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After looking at the benchmark numbers, the experience we had with the GeForce 7900 quad SLI, let is try to summarize everything and draw a conclusion about the technology.

Nvidia managed to declare its lead in consumer-oriented multi-GPU technologies by introducing its quad SLI – a technique that allows four graphics processors to work together. While formally the company claim the lead in “constructors’ championship”, the current implementation of the quad SLI leaves much to be desired.

The quad SLI is here, the quad SLI is now shipping from a few companies. The reason why several big names, such as Alienware, are not yet shipping the quad SLI systems commercially amid formal launch is because this technology does not seem to be ready for commercial systems: users, who will utilize graphics cards to play games at extreme quality, will almost surely run into significant troubles with freezes, crashes, quality issues and so on. It transpires that Nvidia’s current quad SLI is not a product for buyers of luxury, as they desire stability and performance, not compatibility issues.

The quad SLI technology indisputably has potential: already now it demonstrates the highest scores in such games as F.E.AR., Far Cry with HDR enabled, scores best high-resolution numbers in Elder Scroll’s Oblivion, it wins Chronicles of Riddick tests, it produces amazing quality with 32xs SLI AA enabled, it does a plethora of great things. At the same time, it crashes in 3DMark05, Far Cry and numerous other games, produces artifacts when SLI AA is activated in Chronicles of Riddick and Serious Sam 2, which all degrades the value of this technology for the user right here and right now.

Perhaps, Lamborghini cars are known for spending quite some time in services, but they are faster than Porsches, meanwhile Nvidia GeForce 7900 quad SLI is not faster than ATI Radeon X1900 XT CrossFire (which is known for high performance in high resolutions and with FSAA) across the board and may even lose to dual GeForce 7900 GTX setup. Furthermore, at present quad SLI has many issues with stability and compatibility.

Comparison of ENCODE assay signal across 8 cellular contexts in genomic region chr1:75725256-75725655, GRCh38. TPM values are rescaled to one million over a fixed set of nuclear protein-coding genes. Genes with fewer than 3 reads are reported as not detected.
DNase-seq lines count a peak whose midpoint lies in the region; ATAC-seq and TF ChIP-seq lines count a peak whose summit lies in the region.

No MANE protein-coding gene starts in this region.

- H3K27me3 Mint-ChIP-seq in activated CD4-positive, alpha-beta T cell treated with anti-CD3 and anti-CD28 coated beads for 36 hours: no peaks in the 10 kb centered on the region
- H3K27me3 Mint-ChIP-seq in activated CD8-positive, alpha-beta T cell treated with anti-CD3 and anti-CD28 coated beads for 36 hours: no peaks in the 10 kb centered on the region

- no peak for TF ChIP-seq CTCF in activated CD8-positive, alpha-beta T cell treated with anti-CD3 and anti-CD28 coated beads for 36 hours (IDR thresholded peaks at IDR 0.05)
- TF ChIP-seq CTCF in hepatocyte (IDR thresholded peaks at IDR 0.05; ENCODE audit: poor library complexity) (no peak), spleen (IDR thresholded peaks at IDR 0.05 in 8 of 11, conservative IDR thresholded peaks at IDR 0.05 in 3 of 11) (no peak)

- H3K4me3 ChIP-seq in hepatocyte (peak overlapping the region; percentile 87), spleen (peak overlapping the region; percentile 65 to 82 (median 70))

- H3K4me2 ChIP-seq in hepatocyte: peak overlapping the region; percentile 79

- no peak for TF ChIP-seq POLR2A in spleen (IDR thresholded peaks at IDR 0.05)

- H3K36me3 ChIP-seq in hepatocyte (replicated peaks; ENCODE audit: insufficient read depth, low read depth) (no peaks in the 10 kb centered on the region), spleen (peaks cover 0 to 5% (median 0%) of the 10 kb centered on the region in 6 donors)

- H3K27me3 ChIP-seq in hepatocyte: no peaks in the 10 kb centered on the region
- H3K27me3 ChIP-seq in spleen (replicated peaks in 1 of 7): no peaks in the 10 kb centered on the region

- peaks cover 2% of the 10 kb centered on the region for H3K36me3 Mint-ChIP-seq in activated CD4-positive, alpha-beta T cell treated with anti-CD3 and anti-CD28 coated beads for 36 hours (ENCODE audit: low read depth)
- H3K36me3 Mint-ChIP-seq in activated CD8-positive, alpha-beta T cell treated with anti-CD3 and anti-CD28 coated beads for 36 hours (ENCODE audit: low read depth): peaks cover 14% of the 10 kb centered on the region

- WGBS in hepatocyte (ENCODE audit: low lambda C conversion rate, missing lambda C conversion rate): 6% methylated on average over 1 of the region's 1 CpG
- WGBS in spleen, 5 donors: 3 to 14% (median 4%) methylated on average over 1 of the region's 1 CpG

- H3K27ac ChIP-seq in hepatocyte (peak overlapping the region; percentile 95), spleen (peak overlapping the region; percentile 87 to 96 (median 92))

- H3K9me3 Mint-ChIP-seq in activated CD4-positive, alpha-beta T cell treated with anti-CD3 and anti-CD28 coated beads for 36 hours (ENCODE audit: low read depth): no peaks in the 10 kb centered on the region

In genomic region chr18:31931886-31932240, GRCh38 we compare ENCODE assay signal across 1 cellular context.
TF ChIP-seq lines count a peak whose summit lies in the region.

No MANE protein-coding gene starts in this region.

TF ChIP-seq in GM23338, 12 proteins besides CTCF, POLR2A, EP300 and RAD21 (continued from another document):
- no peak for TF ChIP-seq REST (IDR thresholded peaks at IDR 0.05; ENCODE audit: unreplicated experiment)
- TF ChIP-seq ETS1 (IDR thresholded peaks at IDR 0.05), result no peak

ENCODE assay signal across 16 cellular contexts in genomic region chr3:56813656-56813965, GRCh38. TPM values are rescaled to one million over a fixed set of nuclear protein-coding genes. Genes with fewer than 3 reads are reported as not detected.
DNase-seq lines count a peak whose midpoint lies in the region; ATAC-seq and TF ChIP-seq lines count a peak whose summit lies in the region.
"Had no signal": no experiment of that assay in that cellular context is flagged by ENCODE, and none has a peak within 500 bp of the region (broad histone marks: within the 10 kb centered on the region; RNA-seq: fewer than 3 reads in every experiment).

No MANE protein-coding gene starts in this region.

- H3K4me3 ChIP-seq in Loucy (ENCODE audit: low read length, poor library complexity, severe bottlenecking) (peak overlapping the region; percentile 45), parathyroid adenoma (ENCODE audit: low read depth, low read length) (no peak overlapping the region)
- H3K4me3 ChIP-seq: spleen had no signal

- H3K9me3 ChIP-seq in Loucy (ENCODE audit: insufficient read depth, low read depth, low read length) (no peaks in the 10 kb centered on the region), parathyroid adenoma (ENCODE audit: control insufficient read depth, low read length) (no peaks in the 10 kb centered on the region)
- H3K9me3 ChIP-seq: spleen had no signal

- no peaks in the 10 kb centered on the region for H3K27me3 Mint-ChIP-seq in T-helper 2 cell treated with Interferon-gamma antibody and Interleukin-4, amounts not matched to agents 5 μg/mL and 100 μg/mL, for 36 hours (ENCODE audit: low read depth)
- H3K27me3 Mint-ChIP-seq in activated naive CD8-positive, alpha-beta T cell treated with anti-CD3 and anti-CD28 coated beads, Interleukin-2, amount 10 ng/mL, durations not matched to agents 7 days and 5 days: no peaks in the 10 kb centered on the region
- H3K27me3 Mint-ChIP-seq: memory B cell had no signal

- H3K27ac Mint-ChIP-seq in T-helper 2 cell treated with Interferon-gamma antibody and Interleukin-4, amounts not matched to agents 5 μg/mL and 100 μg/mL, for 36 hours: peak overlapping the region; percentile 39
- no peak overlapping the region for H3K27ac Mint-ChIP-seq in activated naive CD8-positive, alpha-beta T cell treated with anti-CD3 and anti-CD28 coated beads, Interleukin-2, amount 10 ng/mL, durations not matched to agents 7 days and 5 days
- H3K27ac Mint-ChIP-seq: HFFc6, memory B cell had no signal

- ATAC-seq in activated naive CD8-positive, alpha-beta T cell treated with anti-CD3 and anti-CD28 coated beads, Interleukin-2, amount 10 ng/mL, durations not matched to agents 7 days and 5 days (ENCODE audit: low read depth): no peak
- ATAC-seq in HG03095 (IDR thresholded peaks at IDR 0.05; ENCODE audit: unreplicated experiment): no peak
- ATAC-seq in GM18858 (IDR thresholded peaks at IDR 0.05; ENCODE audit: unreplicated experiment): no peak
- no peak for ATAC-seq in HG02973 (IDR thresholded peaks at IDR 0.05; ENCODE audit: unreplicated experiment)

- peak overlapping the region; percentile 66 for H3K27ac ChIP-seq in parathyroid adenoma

Basically, either the lack of proper driver tweaking, games optimizations or low clock-speeds of core and memory do not allow to show the quad SLI its real force – extreme resolutions and extreme antialiasing: even if the performance numbers it shows in 2560x1600 are higher compared to the rivals, they are not sufficient for game playing in many cases, which makes such a victory useless. At the same time, not a lot of games actually support resolutions higher than 1600x1200, which means that even though the boards are capable of handling the resolutions, they will not have such an opportunity in many cases. 32xs antialiasing is certainly an interesting option, but in the absolute majority of cases enabling it with high resolution means that the quartet of GeForce 7900 processors will not deliver sufficient frame-rate.

When ATI CrossFire technology was commercially released in September 2005, we criticized it for its peculiarities (maximum resolution of 1600x1200@60Hz), low scaling and some other issues. At the end, the CrossFire technology has matured significantly, lost its disadvantages and came to stars through the thorns. Can Nvidia’s quad SLI do the same?

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